The event brought together practitioners and scholars who have experiences and expertise in the field of communal and collective healing of mass traumas, for an intimate dialogue focused around three core questions:
What are the typical psychological and social symptoms encountered in communities resulting from the experience and legacies of past atrocities?
What might constitute collective healing in these situations?
How do community-based processes and practices contribute to collective healing? (And how would the community evaluate collective healing? What are the relevant indicators that some healing has taken place?)
What would it mean to be a creator of peace in your own life, family, community, country and world?
This year, the GHFP will be hosting two Women’s Peace Circles at our Brighton premises, in collaboration with Creators of Peace (CofP). We invite friends and colleagues (and those who are new to our work!) to join usduring the weekends of 20th-22nd March or 2nd-4th October 2020.
For nearly 30 years, Creators of Peace has been bringing together women across the globe, from all backgrounds, ages and cultures who seek empowerment, inspiration and hope in our current global contexts.
Come and participate, learn, discuss, grow, share stories and explore how you can be a creator of peace.
Colleagues from CofP facilitate a ‘talking circle’, where all voices are respectfully heard, establishing shared values which will allow the group to explore diverse perspectives on topics such as:
What is peace?
Circles of concern and hope
What builds and destroys peace?
Qualities and strategies of a peacemaker
Listening to others
The power of forgiveness
Putting peace into action
Friday: 6.30pm – 9.30pm: Peace Circle Session I (includes supper)
Saturday: 9.30am – 6.30pm: Peace Circle Session II (includes lunch)
Sunday: 9.30am – 3.30pm: Peace Circle Session III (includes lunch)
In 2015-2016, the GHFP and partners launched a three-part dialogue series in order to explore the nature of peace and how to apply this understanding in the process of creating a global culture of peacefulness.
The first dialogue was hosted by the GHFP in December 2015 in East Sussex, England. This dialogue was specifically concerned with building structural peace and took our innate peacefulness as a given. Therefore the focus was on the structures, systems and institutional cultures required to bring about a common political vision of peace as well as on identifying particular practices of peace and peacefulness which could lead to the transformation of individuals and communities internationally and globally.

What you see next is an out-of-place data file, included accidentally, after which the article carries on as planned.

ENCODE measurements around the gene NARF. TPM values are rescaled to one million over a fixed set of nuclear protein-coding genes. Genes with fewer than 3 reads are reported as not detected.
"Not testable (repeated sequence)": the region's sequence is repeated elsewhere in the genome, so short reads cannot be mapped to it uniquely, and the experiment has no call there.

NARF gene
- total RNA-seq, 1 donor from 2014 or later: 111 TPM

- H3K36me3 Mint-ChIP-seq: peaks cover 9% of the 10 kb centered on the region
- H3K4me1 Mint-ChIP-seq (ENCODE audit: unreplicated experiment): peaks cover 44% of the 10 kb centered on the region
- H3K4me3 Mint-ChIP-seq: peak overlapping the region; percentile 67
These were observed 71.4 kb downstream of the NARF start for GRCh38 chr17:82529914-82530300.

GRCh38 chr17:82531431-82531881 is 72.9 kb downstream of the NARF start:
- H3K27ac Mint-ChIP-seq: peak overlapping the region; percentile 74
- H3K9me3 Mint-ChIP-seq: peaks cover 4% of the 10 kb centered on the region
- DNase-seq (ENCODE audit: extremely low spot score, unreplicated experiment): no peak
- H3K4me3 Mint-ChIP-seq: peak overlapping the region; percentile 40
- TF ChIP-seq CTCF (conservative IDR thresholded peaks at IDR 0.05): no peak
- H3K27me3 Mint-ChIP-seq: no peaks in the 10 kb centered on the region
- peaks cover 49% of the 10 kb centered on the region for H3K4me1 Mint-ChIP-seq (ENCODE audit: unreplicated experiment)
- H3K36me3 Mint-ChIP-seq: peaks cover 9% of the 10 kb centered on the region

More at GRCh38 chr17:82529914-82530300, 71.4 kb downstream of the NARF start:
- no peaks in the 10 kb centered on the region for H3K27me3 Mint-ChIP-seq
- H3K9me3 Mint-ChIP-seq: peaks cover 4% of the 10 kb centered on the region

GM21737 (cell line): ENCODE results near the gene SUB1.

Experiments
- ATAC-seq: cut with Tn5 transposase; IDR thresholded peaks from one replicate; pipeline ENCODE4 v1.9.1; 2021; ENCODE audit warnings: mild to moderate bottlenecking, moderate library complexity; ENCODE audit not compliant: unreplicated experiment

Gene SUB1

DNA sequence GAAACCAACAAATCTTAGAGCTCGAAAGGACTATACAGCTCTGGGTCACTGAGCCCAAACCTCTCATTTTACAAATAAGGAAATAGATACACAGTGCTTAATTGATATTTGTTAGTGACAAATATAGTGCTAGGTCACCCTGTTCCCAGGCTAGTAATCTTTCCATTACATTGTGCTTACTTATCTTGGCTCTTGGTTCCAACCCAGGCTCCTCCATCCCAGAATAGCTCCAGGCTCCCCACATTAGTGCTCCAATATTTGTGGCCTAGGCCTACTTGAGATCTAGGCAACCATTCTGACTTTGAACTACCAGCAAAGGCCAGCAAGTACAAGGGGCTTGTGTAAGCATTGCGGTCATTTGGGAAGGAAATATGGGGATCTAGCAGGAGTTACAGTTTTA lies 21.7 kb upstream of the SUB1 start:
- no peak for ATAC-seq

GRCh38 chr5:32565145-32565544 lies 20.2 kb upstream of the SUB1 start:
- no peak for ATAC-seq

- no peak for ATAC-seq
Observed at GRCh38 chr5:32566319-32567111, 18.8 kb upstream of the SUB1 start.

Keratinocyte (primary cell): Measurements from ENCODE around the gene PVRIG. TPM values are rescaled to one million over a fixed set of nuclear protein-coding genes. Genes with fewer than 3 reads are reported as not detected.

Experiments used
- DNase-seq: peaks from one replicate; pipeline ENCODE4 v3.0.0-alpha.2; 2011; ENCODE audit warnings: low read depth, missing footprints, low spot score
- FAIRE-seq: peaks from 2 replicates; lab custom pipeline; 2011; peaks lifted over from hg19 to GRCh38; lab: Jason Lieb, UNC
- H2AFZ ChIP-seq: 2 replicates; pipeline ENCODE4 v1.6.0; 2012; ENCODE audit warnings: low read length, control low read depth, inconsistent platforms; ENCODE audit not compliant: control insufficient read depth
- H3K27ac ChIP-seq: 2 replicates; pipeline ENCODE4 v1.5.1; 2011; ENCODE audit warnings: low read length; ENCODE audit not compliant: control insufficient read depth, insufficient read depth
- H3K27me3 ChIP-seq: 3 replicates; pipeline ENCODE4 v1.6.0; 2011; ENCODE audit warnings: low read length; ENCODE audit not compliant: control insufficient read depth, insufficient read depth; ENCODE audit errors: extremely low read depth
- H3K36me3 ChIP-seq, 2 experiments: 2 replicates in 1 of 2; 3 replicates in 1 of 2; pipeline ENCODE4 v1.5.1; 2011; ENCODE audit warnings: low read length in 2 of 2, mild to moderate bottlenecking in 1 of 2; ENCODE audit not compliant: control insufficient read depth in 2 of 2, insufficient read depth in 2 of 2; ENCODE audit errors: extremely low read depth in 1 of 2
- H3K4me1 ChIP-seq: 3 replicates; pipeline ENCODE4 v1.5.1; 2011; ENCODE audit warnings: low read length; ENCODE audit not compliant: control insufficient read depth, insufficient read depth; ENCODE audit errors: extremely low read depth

The second dialogue, held at the Fetzer Institute in June 2016 in Kalamazoo, Michigan, USA, explored the nature of peacefulness from its spiritual dimension and consider the realities within a given local context, such as communities, that might support the practice of peacefulness. A distinct theme is transformation through a spiritual pathway and how it might inspire us to live our lives from the inside out in more peaceful ways and towards a global transition from separation and fear to interconnection, oneness and love.
The third dialogue took place in October 2016 in Reykjavik as part of the inaugural seminar of Reykjavik Centre for Peace and the celebration of 30th anniversary of Regan and Gorbachev meeting in Reykjavik. It sought to investigate features of peaceful governance and international policies of a peaceful state. Important questions, such as ‘How might we express the spiritual depths of peacefulness within a systemic context, such as a city or a nation?’ and ‘What are the criteria for a city or a nation and its institutions to be deservedly counted as peaceful?’ were posed in this dialogue to understand political processes, including the responsibilities of individuals, institutions and communities, that contribute to the collective intention of peace.